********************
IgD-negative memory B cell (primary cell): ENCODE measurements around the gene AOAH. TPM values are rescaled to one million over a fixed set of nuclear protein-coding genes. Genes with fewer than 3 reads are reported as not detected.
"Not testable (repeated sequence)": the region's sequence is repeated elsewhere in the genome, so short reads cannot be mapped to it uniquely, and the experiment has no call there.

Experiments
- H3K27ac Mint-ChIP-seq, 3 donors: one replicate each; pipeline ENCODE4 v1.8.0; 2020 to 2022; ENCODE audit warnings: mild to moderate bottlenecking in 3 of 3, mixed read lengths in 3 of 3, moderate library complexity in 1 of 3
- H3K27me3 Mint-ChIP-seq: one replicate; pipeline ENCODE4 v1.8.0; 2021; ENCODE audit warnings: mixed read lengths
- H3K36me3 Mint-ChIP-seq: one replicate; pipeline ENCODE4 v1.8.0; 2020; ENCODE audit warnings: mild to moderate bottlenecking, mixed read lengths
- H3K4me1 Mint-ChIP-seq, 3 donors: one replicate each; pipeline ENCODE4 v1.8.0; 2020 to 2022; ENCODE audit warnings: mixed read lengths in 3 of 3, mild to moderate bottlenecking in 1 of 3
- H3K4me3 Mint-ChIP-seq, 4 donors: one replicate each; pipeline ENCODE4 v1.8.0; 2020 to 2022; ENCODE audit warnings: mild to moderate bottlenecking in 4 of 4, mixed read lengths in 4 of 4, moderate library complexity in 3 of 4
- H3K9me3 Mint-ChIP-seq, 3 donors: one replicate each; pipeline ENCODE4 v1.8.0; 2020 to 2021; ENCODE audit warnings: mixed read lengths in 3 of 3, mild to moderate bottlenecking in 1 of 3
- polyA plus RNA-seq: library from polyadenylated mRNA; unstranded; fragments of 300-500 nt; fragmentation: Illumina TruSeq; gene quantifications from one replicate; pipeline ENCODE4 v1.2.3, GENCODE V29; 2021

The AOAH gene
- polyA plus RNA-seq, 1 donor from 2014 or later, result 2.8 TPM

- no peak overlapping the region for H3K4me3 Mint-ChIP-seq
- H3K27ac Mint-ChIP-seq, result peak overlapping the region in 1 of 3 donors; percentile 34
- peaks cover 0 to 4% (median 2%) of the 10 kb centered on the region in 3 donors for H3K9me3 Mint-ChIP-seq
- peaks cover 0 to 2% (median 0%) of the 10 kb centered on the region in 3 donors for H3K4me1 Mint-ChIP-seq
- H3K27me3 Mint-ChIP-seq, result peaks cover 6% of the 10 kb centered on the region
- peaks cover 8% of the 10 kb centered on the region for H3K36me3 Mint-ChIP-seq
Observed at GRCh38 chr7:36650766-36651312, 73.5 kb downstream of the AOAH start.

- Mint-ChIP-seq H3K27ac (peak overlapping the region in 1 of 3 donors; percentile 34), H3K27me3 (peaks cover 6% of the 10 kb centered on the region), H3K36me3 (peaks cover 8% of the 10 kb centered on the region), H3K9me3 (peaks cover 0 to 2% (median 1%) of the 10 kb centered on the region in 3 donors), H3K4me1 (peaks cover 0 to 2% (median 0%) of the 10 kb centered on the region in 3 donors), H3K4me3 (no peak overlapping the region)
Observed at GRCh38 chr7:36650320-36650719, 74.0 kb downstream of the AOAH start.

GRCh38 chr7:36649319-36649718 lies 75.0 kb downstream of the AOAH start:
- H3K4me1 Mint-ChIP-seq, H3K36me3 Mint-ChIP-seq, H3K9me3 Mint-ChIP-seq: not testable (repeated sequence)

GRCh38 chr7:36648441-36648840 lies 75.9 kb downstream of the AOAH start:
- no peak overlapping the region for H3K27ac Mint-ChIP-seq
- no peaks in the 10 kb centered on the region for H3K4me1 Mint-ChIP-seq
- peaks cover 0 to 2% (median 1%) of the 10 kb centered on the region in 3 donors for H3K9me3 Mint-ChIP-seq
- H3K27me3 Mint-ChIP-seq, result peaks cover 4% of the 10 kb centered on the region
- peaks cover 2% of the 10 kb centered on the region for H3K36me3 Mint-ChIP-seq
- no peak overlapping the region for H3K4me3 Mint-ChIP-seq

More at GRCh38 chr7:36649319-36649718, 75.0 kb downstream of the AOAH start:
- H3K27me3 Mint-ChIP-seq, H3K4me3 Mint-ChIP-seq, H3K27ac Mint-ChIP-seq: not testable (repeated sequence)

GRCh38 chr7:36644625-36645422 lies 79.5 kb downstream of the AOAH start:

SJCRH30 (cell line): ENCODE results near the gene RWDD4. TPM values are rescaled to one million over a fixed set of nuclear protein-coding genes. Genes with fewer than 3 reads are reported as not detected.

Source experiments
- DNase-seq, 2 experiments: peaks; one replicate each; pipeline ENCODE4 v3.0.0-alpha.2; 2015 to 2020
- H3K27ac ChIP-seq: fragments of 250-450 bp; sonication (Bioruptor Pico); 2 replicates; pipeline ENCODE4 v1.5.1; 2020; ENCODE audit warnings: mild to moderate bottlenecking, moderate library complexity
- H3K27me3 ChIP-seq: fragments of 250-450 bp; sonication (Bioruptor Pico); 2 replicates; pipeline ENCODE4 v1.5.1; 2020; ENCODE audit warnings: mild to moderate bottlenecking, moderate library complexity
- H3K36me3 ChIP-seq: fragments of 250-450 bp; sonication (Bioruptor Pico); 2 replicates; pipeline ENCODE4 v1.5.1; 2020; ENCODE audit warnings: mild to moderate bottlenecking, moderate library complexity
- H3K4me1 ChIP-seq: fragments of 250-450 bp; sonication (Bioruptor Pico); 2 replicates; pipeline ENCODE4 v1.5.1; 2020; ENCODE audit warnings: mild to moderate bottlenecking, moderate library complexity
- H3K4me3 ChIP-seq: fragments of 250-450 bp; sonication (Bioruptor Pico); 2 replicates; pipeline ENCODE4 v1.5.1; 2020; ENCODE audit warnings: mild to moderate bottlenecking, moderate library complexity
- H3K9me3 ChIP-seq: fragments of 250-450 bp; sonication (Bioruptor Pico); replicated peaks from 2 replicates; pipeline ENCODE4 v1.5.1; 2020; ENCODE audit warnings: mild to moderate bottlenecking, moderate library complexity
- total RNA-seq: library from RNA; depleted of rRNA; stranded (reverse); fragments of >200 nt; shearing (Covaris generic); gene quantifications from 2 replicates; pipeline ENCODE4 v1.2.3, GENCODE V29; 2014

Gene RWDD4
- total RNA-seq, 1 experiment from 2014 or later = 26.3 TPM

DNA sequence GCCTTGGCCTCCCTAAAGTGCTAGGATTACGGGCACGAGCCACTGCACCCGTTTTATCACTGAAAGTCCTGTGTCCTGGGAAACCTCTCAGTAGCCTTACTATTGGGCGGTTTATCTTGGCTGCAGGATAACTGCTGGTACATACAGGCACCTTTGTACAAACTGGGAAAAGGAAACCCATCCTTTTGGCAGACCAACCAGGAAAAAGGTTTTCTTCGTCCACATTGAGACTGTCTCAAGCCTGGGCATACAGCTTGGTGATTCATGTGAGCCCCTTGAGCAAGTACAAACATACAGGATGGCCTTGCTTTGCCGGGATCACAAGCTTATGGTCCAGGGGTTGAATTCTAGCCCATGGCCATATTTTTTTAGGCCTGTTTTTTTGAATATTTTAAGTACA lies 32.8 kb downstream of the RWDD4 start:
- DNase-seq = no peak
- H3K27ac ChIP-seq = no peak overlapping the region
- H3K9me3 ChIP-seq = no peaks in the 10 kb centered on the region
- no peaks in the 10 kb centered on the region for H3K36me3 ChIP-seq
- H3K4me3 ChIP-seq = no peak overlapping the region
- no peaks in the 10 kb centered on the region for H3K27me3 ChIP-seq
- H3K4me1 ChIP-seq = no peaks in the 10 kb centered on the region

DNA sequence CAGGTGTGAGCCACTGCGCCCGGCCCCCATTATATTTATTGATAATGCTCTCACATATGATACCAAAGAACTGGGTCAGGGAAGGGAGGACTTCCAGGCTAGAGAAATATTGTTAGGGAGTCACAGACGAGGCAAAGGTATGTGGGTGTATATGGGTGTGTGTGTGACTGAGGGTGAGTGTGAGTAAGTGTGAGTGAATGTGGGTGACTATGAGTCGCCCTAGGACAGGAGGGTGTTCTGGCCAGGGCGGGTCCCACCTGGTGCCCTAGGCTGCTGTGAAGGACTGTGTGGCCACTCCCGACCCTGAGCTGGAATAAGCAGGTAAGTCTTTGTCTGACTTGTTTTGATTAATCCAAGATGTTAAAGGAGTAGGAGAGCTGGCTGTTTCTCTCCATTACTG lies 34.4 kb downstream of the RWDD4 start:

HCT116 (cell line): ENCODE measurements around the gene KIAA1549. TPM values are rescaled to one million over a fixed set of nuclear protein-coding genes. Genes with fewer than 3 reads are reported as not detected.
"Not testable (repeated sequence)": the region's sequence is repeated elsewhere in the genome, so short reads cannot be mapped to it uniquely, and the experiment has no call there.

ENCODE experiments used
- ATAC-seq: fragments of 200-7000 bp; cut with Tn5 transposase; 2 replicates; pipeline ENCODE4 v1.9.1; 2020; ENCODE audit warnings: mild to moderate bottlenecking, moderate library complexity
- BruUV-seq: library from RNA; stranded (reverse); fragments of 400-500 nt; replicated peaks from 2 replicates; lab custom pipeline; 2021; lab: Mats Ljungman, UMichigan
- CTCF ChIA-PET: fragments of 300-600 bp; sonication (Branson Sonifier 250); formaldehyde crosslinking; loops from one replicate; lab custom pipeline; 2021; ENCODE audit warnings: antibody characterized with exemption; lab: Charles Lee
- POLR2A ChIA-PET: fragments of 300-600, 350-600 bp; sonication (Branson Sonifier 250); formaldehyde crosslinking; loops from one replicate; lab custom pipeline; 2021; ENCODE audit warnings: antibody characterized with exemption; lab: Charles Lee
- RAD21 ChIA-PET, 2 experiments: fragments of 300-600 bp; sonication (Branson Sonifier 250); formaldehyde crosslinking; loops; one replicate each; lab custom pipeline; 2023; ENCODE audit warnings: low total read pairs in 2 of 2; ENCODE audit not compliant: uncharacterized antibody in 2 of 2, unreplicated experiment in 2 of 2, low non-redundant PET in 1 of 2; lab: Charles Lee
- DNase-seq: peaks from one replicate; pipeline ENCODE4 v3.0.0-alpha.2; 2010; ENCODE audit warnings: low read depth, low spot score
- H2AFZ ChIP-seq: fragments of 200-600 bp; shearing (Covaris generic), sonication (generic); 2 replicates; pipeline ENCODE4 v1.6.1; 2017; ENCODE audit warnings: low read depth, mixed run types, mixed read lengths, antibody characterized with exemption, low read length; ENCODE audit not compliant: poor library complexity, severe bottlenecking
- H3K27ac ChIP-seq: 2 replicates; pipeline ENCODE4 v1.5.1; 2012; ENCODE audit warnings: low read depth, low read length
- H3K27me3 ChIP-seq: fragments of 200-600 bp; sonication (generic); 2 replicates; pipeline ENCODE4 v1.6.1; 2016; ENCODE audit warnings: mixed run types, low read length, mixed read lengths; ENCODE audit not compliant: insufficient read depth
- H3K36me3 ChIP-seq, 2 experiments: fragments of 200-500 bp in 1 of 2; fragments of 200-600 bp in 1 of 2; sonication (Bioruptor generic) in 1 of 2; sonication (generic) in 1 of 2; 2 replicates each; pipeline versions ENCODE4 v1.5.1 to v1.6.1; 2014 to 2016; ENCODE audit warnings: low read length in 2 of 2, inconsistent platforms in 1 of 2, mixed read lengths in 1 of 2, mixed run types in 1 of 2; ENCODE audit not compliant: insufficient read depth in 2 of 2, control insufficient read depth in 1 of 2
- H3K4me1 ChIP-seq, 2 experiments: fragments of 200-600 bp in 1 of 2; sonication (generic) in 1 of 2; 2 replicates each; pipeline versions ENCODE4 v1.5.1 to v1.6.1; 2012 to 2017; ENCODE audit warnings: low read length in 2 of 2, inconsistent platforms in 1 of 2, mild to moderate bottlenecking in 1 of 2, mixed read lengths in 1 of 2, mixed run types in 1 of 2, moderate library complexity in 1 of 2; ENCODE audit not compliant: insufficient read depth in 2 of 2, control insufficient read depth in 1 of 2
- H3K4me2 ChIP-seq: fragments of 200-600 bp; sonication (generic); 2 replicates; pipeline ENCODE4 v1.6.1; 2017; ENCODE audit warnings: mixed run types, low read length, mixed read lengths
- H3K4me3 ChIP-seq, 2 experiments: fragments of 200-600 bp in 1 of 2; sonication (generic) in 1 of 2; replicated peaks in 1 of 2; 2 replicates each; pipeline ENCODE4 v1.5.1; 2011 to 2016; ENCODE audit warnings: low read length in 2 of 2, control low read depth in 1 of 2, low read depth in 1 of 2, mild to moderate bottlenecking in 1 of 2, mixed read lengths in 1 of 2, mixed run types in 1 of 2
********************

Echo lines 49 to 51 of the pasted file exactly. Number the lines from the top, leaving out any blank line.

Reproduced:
- H3K9me3 ChIP-seq = no peaks in the 10 kb centered on the region
- no peaks in the 10 kb centered on the region for H3K36me3 ChIP-seq
- H3K4me3 ChIP-seq = no peak overlapping the region